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Samuel S.-H. Wang (1), Emre Aksay (1,2), Robert Baker (2), H. Sebastian Seung (1,3), and David W. Tank (1)

tex2html_wrap_inline239Bell Labs, Lucent Technologies, tex2html_wrap_inline241Physiology and Neuroscience, New York University Medical Center, tex2html_wrap_inline247Department of Brain and Cognitive Sciences, Massachusetts Institute of Technology

Cellular and circuit mechanisms of persistent neural activity

In the last few decades, neural activity related to short-term memory has been observed in many brain areas. This activity encodes information about a past stimulus, and can persist for up to tens of seconds after the stimulus is gone. Both cellular and circuit mechanisms have been proposed to explain this phenomenon. According to the cellular explanations, persistence is intrinsic to single neurons, resulting from biophysical processes with long time scales. In contrast, the circuit explanations hold that the time scale of persistence is an emergent property of networks of neurons interacting by synaptic feedback loops. We are trying to resolve the debate between cellular and circuit mechanisms by studying persistent neural activity in the goldfish (Carassius auratus) brainstem horizontal velocity-to-eye-position integrator, where neuronal firing rates store eye position memory (Pastor et al., PNAS (1994) 91:807).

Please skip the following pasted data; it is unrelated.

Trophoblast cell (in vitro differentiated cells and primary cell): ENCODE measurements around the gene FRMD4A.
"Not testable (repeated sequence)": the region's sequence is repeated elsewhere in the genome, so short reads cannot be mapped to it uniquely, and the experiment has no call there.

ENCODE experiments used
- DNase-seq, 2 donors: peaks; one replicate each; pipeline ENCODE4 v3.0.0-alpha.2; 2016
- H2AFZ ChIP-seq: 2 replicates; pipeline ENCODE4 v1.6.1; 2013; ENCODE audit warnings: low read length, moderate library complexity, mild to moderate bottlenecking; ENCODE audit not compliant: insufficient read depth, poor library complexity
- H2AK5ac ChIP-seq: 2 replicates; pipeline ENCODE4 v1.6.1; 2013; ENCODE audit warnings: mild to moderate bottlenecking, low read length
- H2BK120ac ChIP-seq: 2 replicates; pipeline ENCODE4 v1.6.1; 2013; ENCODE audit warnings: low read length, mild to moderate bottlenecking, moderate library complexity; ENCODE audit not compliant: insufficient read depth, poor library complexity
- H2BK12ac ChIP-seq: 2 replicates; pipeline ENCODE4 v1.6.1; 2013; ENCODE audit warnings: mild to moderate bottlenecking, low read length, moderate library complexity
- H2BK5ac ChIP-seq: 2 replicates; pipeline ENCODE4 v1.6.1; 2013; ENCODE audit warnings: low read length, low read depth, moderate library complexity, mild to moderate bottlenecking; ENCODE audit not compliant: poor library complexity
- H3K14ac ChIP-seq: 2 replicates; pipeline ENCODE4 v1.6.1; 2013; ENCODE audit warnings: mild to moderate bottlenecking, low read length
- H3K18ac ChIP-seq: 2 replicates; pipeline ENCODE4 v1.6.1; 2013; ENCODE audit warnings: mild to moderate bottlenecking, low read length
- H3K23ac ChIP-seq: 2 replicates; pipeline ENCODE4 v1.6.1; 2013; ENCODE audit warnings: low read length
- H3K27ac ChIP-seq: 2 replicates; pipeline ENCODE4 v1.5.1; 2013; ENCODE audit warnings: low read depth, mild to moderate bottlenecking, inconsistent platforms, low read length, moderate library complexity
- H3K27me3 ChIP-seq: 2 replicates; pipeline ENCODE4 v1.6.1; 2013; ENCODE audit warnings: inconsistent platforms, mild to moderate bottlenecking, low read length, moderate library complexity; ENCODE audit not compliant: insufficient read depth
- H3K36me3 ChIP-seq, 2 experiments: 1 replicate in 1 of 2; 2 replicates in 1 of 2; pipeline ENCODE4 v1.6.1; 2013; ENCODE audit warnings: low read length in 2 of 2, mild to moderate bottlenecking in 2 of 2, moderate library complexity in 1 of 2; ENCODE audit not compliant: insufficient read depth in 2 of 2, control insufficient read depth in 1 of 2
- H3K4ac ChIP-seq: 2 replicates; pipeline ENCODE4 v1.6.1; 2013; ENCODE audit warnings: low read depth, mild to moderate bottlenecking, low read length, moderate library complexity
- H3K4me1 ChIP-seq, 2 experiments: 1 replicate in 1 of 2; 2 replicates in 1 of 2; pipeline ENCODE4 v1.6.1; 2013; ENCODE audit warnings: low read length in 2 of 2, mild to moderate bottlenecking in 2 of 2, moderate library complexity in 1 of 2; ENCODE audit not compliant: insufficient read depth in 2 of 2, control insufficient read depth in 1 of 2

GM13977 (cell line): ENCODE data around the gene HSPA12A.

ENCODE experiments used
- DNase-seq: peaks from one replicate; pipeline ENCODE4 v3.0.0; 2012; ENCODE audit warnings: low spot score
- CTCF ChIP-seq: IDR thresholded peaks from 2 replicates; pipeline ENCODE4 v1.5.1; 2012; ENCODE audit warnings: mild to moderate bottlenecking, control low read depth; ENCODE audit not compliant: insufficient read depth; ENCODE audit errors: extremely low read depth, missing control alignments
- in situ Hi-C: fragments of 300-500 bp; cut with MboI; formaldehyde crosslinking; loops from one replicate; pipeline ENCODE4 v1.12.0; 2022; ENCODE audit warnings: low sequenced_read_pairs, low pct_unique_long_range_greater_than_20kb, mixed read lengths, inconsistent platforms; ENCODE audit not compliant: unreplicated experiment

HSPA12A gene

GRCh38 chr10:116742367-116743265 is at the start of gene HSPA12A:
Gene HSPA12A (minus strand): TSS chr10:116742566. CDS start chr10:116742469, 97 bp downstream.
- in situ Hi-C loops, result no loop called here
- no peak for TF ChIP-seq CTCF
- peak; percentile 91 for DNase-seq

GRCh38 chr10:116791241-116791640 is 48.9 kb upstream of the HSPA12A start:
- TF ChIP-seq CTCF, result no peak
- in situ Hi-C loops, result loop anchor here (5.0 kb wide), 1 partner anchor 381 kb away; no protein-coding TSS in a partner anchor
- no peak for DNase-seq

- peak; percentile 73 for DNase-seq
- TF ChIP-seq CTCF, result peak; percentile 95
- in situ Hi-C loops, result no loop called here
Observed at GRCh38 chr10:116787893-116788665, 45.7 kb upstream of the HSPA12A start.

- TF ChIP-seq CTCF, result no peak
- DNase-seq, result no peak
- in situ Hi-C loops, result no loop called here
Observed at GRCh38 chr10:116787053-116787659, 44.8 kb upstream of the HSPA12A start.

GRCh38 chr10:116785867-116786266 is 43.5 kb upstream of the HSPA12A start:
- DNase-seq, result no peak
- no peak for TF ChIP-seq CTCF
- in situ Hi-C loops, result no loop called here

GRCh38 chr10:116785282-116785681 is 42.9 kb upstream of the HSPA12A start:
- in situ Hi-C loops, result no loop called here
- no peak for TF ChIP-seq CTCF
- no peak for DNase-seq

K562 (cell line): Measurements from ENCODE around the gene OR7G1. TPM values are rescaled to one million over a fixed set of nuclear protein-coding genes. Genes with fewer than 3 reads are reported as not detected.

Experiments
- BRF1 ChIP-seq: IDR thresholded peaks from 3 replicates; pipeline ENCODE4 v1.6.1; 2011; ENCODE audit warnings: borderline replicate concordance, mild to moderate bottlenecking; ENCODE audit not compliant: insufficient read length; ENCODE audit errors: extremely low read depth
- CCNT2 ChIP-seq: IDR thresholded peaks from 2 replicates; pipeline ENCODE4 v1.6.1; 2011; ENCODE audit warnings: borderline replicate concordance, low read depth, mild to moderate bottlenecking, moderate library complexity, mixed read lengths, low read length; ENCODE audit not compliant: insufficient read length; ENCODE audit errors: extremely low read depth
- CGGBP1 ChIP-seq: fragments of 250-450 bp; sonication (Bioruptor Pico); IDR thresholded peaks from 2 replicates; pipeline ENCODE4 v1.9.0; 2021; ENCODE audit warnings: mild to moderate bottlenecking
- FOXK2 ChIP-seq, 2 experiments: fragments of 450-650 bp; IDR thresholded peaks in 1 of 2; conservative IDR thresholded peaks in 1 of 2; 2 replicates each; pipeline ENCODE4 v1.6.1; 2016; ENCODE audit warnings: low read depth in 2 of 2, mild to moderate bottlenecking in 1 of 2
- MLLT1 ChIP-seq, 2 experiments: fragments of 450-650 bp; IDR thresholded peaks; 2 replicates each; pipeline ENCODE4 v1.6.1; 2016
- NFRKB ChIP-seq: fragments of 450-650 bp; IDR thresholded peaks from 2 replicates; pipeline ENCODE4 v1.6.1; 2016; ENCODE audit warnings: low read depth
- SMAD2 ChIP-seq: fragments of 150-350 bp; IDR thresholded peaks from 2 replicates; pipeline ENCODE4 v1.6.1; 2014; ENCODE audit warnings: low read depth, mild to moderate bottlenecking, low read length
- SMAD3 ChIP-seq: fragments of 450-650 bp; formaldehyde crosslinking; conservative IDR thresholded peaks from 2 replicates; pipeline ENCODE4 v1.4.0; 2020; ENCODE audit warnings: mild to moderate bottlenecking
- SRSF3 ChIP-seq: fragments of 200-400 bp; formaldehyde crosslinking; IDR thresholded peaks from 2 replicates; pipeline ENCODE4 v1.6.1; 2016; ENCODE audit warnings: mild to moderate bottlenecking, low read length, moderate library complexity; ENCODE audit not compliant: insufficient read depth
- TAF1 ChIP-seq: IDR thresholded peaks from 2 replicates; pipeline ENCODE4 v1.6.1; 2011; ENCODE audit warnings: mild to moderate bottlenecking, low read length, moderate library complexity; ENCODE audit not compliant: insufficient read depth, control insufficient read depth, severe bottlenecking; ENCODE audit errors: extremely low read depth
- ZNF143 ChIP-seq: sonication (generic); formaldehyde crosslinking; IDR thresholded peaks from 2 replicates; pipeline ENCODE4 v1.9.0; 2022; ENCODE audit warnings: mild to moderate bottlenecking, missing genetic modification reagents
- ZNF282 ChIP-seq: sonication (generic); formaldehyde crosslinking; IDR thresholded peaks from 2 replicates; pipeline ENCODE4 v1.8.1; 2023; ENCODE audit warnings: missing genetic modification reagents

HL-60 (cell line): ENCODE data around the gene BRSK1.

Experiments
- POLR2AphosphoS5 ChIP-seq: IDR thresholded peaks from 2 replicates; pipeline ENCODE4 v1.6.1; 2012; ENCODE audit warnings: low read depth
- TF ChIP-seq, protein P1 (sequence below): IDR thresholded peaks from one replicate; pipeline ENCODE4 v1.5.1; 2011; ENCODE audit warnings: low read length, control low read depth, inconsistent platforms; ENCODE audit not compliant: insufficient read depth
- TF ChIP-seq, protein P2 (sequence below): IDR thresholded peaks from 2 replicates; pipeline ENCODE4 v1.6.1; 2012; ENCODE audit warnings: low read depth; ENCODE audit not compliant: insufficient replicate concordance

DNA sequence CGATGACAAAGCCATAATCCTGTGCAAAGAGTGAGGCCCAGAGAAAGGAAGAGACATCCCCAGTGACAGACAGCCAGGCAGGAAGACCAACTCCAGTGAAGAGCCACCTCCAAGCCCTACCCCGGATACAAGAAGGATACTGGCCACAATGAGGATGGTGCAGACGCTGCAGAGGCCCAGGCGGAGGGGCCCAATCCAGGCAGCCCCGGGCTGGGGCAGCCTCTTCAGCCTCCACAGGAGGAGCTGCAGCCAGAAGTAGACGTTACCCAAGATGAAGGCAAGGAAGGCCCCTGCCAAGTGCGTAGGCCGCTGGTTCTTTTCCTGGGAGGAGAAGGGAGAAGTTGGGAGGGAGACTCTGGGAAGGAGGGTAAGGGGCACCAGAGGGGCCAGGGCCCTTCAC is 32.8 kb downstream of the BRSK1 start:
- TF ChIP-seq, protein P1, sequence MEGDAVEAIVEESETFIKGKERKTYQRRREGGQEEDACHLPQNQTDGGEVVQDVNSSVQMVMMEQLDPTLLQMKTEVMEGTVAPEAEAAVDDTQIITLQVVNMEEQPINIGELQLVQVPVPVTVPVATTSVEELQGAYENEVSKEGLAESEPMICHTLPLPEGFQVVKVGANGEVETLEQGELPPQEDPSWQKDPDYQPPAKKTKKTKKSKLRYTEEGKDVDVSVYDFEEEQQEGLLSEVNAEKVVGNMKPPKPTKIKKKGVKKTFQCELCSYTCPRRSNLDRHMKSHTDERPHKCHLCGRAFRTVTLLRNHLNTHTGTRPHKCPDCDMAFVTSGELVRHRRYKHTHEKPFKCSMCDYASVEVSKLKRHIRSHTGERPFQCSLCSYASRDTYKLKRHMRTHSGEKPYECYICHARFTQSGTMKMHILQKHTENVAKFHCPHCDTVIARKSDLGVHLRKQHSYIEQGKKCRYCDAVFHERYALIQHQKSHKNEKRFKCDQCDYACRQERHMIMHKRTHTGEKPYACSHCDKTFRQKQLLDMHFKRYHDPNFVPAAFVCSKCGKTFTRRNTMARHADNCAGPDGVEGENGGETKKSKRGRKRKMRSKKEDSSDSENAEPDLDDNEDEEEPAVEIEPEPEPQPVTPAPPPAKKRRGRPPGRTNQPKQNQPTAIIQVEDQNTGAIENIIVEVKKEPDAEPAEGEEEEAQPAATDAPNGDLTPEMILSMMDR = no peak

One experimental approach we are taking is to identify manipulations that have well-understood effects on single cells and synapses in vitro, apply those manipulations in vivo, and quantify the resulting perturbations in gaze and neural activity. For instance, allosteric modulators can be used to artificially change the effective weight of a subset of synapses in a circuit. Likewise, ion channel blockers can be used to alter the input-output properties of neurons (Wang et al., 1998, Soc. Neurosci. Abst. 602.4) or to partially inactivate a brain area (Aksay et al., 1998, Soc. Neurosci. Abst. 75.4). Our results so far are consistent with a network mechanism in which persistent activity is sustained in part by tuned positive synaptic feedback within the neural integrator. However, the amplitude of the effects we have observed is smaller than predicted by attractor-based network models employing tuned positive feedback, leaving a quantitative discrepancy between experiment and theory that is not yet resolved. (Supported by Lucent Technologies.)


next up previous
Next: Matthew C. WienerMike Up: No Title Previous: Misha Tsodyks

Tony Zador
Sat Mar 27 10:58:21 PST 1999